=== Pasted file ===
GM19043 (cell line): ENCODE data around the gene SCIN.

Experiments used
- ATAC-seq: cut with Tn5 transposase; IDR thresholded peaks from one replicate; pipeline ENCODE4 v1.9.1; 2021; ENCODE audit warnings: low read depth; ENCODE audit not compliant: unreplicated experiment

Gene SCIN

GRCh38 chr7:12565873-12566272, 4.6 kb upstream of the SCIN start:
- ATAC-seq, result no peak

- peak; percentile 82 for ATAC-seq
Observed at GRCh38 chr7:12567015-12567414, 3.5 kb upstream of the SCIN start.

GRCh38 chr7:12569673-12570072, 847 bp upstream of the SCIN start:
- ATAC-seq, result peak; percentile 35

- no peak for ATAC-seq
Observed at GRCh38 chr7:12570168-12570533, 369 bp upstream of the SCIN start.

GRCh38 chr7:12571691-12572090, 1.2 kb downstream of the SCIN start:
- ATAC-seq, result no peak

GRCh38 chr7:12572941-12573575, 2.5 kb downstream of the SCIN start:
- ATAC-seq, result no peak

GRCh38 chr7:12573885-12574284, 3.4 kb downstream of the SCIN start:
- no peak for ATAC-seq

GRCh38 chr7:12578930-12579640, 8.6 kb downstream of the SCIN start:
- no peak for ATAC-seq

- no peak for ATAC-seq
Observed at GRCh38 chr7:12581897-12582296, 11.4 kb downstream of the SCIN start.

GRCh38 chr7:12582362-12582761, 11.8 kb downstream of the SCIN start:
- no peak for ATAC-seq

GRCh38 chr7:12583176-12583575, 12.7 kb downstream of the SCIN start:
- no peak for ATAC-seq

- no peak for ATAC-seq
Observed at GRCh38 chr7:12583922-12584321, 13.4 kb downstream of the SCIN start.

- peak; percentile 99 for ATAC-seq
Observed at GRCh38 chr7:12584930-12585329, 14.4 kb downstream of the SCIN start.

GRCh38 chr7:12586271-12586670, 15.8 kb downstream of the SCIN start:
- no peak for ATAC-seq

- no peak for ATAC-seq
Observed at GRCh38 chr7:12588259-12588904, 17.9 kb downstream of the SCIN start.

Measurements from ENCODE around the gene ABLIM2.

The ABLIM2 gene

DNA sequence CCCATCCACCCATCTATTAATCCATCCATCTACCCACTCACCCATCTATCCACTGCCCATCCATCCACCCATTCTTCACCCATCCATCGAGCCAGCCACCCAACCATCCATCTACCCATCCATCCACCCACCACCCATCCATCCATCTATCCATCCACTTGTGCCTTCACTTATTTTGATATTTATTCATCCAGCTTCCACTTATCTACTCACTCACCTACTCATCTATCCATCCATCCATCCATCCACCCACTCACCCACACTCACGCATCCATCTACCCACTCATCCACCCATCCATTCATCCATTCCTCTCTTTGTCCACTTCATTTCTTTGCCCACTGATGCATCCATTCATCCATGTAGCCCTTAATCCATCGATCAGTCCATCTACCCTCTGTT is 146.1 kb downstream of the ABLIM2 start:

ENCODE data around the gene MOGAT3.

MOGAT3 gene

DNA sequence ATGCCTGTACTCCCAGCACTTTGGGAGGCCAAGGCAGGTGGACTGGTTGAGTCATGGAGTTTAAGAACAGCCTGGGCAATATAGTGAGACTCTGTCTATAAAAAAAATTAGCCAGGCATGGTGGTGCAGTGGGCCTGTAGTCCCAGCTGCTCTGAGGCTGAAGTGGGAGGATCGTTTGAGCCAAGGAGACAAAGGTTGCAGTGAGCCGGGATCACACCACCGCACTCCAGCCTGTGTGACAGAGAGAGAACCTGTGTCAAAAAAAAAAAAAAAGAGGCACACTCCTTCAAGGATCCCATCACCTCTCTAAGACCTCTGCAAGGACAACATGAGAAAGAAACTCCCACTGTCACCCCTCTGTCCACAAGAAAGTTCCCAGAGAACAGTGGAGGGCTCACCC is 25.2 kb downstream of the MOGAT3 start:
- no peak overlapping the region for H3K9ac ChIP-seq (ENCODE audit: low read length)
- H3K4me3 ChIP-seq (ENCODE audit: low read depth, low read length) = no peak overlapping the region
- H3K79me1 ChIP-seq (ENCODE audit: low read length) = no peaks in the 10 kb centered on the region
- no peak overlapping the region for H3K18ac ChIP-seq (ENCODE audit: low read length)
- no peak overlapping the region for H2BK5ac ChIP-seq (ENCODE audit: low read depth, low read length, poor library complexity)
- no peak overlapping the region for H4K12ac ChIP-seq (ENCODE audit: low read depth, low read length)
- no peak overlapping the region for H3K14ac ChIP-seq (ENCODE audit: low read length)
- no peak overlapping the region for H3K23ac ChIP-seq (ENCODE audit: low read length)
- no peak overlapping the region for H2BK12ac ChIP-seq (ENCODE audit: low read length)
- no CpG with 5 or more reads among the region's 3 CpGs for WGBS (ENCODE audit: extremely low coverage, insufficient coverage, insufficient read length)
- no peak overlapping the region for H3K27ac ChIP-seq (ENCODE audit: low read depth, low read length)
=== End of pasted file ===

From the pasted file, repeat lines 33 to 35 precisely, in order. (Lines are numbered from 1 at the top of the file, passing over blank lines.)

- no peak for ATAC-seq
Observed at GRCh38 chr7:12588259-12588904, 17.9 kb downstream of the SCIN start.

Measurements from ENCODE around the gene ABLIM2.